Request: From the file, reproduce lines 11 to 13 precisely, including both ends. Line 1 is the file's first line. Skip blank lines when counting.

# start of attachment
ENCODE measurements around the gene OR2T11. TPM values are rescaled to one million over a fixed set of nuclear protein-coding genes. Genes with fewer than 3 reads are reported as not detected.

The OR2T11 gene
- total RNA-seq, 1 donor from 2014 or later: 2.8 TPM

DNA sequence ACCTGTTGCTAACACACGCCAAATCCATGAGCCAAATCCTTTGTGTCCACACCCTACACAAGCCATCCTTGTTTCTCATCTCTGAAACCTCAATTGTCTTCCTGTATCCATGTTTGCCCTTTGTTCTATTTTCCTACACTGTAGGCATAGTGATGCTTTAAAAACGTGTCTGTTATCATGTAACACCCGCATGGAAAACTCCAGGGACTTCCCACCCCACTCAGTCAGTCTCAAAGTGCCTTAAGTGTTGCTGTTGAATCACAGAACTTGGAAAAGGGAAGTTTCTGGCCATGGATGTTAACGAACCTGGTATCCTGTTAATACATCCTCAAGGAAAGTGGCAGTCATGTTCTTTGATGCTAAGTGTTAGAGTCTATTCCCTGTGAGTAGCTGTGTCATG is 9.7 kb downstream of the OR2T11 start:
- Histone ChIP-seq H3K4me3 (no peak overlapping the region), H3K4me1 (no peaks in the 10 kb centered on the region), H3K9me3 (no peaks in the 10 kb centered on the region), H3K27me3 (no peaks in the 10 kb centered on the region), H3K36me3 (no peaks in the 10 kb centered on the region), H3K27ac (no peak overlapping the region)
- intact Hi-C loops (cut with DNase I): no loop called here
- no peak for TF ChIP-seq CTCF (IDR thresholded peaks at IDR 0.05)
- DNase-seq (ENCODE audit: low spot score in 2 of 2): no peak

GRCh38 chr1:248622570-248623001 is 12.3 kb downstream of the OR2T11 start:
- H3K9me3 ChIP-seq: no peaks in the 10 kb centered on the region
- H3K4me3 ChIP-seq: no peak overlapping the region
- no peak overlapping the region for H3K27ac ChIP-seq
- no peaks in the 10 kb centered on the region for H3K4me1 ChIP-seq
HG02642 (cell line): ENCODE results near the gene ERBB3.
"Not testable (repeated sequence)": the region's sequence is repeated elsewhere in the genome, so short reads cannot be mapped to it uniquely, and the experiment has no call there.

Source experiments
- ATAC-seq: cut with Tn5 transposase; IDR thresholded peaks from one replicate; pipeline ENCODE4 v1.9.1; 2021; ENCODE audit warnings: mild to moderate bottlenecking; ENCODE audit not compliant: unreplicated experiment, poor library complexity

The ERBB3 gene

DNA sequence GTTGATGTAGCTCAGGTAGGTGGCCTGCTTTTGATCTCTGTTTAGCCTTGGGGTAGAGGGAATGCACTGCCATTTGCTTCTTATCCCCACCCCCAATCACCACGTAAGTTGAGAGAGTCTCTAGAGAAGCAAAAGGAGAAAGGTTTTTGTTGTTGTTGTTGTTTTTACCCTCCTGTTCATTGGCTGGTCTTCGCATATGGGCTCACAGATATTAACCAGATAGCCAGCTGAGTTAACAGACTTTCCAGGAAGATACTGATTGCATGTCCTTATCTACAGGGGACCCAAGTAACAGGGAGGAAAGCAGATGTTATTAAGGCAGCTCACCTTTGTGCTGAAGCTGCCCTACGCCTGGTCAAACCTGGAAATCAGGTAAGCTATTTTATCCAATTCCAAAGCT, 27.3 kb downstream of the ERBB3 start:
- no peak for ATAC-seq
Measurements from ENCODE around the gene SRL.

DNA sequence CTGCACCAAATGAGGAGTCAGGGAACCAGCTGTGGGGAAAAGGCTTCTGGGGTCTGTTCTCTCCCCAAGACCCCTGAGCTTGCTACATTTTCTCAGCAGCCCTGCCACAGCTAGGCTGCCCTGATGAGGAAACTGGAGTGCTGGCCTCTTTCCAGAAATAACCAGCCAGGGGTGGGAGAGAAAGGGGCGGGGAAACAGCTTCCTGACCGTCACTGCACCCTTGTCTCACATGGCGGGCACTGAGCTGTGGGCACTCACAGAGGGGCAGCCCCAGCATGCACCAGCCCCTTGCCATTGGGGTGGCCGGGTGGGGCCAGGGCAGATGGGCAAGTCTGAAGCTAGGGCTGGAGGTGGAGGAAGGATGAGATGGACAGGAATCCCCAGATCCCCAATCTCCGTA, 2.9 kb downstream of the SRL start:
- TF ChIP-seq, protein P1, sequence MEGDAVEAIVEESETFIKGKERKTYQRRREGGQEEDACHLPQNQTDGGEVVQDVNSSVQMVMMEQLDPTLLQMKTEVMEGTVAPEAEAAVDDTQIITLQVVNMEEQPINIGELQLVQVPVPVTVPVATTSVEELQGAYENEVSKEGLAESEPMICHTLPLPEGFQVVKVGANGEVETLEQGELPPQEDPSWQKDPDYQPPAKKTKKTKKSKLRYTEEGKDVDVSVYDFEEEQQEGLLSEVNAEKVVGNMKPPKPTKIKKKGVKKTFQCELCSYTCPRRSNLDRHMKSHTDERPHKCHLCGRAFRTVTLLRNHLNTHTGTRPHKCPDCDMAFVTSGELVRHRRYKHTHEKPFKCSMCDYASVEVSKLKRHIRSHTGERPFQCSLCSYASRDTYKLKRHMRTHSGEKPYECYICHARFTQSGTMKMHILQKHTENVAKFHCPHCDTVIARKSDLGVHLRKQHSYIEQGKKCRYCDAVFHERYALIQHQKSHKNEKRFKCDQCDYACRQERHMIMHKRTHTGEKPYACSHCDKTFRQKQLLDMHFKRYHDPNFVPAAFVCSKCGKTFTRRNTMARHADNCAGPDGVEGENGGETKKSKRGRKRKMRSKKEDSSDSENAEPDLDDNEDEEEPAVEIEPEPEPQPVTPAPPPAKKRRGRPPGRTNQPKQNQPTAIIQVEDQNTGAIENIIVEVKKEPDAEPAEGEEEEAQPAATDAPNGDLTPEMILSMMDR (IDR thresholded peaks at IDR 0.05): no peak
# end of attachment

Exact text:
- H3K4me3 ChIP-seq: no peak overlapping the region
- no peak overlapping the region for H3K27ac ChIP-seq
- no peaks in the 10 kb centered on the region for H3K4me1 ChIP-seq